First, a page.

The Department of Agriculture in Nevis is reviving cotton cultivation. Cotton, which was cultivated up to three years ago, is expected to have its first revived planting not later than August this year.
This was disclosed on Wednesday, May 2 in an interview with the Director of Agriculture in Nevis, Dr. Kelvin Daly where he also mentioned some of the measures being taking to fully resuscitate the planting of cotton.
Daly said the Department has overcome one of the major problems being encountered in the labor sector. He said the influx of migrants from within and across the region, especially, Guyana, has greatly helped in eradicating the problem.
He mentioned some of the new initiatives being put in place to attract farmers to the crop.
“If need be, we have to be more creative in trying to attract more persons to help in the harvest of the crops. It is a viable crop in terms of the benefits to farmers. This year, we are willing to pay farmers more than what they normally get. The world price of cotton has tremendously gone up especially this type of cotton which is now putting up to 8USD for a lint. It is expensive primarily because of the manual labor involved as there is no means for mechanical harvesting like the ones being practiced in the United States where the cotton could be sucked off the branches with machines. Our branches here are irregular and larger than most found in the United States and thus they have to be picked by hand,” he said.
He spoke of the advancement made in land clearing and preparation.
“We started preparing a new site in Indian Castle since December last year and we have managed to clear over 60 acres of land which is now in the process of fenced,” he said.
He added that they are not ready to take chances as the department has set out to make the best use of the upcoming crop.
“The irrigation process is ongoing because the area is dry and we are not ready to take any chances, we are looking at having as much irrigators as possible and at the same time putting into consideration the wind and insect control,” he said.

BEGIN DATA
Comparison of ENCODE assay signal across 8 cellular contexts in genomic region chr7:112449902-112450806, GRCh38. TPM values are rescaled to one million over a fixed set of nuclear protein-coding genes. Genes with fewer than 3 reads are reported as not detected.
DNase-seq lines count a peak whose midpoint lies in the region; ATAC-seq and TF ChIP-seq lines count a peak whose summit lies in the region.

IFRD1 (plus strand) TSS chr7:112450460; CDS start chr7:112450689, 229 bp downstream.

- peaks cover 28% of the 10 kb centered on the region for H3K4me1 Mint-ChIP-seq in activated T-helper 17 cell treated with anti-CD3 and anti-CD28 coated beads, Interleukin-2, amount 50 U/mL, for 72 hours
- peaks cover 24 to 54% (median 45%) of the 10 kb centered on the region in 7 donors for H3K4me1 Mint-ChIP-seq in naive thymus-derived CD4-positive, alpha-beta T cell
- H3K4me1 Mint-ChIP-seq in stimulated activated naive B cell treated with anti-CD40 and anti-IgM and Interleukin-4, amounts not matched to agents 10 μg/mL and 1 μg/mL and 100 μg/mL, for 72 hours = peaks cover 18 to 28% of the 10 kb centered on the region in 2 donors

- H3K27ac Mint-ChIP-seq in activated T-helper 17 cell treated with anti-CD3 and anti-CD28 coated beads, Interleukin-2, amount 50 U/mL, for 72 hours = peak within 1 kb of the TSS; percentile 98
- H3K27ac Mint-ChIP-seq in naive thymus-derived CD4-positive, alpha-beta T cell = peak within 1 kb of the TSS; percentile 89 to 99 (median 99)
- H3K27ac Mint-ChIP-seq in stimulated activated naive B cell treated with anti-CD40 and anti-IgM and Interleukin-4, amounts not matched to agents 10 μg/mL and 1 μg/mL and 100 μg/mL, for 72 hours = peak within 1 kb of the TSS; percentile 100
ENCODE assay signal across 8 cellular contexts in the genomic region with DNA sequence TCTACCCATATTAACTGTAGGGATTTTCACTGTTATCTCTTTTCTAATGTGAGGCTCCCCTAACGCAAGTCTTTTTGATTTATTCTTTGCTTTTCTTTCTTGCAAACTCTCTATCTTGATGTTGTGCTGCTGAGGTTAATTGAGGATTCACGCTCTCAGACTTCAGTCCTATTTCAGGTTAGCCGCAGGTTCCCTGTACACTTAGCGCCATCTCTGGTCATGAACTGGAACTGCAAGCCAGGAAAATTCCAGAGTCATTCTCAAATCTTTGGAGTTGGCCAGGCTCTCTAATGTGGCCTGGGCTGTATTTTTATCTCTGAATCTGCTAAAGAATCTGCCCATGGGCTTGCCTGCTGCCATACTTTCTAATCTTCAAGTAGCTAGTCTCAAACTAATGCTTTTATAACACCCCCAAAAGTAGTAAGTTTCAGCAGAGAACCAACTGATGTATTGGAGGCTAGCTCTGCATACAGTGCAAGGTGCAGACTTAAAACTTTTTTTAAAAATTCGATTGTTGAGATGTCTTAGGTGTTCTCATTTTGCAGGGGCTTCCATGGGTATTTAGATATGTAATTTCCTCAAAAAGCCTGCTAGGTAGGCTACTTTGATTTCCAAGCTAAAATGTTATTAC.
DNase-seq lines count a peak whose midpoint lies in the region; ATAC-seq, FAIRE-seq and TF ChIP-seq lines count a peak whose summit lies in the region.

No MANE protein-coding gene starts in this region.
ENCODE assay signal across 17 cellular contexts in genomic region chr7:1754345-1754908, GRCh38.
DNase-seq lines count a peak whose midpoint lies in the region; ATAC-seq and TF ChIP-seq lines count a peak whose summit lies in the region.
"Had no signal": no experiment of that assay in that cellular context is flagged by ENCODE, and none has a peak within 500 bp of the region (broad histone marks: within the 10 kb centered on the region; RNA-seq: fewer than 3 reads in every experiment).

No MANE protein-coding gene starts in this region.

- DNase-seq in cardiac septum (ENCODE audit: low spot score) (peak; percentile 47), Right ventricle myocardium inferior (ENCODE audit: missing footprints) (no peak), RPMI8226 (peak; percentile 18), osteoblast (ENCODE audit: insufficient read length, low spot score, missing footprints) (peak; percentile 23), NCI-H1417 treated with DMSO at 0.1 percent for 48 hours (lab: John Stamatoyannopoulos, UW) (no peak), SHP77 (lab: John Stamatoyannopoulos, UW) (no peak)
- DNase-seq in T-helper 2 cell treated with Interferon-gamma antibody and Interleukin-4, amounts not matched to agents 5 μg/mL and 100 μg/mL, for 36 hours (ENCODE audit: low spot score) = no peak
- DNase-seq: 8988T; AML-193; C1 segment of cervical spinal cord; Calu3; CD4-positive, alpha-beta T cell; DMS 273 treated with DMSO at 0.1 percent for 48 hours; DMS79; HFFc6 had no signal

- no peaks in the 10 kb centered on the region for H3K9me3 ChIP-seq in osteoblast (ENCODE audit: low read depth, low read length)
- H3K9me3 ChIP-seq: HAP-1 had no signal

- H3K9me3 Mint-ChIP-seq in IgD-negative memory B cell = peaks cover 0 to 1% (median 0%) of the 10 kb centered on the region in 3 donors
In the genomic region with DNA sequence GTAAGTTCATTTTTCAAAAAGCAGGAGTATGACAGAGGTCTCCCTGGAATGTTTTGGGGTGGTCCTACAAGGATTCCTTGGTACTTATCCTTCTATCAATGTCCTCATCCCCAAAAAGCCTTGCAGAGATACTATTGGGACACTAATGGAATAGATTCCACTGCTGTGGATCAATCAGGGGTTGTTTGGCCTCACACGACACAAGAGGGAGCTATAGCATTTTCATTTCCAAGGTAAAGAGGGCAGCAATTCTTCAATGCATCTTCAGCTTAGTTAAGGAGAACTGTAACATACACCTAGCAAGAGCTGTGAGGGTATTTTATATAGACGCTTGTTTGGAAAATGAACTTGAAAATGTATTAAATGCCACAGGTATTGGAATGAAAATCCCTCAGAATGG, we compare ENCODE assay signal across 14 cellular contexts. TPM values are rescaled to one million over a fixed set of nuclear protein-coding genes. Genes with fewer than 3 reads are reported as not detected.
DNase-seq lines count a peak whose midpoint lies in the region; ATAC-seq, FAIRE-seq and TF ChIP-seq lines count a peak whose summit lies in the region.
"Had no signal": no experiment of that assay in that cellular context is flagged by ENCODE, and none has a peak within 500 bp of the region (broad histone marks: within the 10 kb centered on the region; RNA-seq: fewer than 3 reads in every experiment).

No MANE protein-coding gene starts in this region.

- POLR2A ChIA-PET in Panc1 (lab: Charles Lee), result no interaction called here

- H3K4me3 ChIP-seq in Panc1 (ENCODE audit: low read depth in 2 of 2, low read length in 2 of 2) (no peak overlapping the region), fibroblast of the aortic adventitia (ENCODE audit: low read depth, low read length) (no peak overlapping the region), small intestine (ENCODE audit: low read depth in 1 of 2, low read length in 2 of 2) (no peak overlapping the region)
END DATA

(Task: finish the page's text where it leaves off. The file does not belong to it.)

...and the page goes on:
He said the department has 40 persons employed on various government estates at the moment and all be participants in the cultivation and harvesting of the crop.
He disclosed the availability of a guaranteed and buoyant market.
“The major thing is that there is a willing and able buyer. Whatever is produced will be sold. When you have a market that is endless, it needs enthusiasm to buy what you have and then you have to use all your incentives to go ahead. If we have any doubt about whether we will get the cotton sold, we would not be proceeding.
“Another exciting thing is the fact that we have persons who came all the way from Japan last year and have been in touch ever since. They have contributed a sum of money to help with the project, I think that’s exciting.”
He continued, “My belief is that if you want to do something, do it well and make it impressive. People have expressed concerns as to how we will survive with the 60 acres plantation which is 300% more than the previous. We are not trying to impress anyone, if you can get to 20, why not 60 as this is basically the same mechanism. You started planting and you started reaping. Once we have the right people at the right place and who are ready to monitor the crop, probably 300 acres could be the next.”
He added: “The generator supervisor from the equipment pool has inspected the generator and found it to be in working condition. The building and the storage are there. I believe the infrastructure has much been waiting for our rebirth.”
He said cultivation is expected to begin within the first two weeks of August while harvesting is expected to begin in January 2008. He added that after harvesting, from speculations based on the production from the mother plants but leaving out natural factors like hurricanes and others, the gross estimate income is expected to exceed a total of 2 million ECD.
He said the department is fortunate enough to have some of the equipment needed for the execution of the project already available in the department.
“Fencing tools and manpower to harvest are already available but the biggest cost we are looking now is the drip system which costs 25,000USD out of which 5000USD has been contributed by donors,“ he said.
“We have our own wells, so our well water will be used in supplying the crops,“ he added.
He disclosed the the biggest threat to agriculture in Nevis.
“The biggest threat to agriculture in Nevis are the monkeys and the population in Nevis is pushing up to 50,000 monkeys and for that reason some persons have refused to go into farming”
He however disclosed the measures being put in place by the Department of Agriculture to combat the havoc being caused by the monkeys.
“ People have expressed concerns with the population of monkey especially in New River and India Castle where they tend to be higher in number. As it is used to be decades ago, we are looking to have armed ranger at the location with a shot gun .We will be applying for a permit from the police department for shotguns and will employ a fulltime staff for that purpose. If you have a troop of 300 monkeys in an onion farm of half an acre, I bet you have no chance” he said.